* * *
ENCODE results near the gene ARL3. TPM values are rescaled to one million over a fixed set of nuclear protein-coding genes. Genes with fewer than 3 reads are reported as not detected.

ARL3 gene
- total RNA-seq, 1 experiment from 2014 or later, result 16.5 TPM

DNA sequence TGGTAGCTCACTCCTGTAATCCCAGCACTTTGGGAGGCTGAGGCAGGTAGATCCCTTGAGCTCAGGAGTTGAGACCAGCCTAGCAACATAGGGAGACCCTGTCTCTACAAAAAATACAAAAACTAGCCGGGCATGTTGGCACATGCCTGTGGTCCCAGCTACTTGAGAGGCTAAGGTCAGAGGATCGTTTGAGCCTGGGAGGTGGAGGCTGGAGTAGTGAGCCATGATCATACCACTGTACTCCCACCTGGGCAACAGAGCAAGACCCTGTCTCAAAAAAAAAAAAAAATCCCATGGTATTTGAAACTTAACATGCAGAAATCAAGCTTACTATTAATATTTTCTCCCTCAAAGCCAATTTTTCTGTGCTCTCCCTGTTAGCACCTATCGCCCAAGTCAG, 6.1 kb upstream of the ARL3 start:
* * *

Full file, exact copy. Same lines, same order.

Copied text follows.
ENCODE results near the gene ARL3. TPM values are rescaled to one million over a fixed set of nuclear protein-coding genes. Genes with fewer than 3 reads are reported as not detected.

ARL3 gene
- total RNA-seq, 1 experiment from 2014 or later, result 16.5 TPM

DNA sequence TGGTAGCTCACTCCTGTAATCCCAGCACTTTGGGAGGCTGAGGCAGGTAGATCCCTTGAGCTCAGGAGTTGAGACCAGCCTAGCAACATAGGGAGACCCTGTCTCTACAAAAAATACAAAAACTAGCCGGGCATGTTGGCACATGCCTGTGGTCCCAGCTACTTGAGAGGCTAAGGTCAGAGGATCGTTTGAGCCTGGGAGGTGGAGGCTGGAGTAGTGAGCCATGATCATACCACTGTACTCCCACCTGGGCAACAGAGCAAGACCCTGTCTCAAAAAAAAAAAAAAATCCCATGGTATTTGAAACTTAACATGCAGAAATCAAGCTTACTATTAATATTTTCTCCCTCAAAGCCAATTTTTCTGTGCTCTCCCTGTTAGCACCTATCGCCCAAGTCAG, 6.1 kb upstream of the ARL3 start: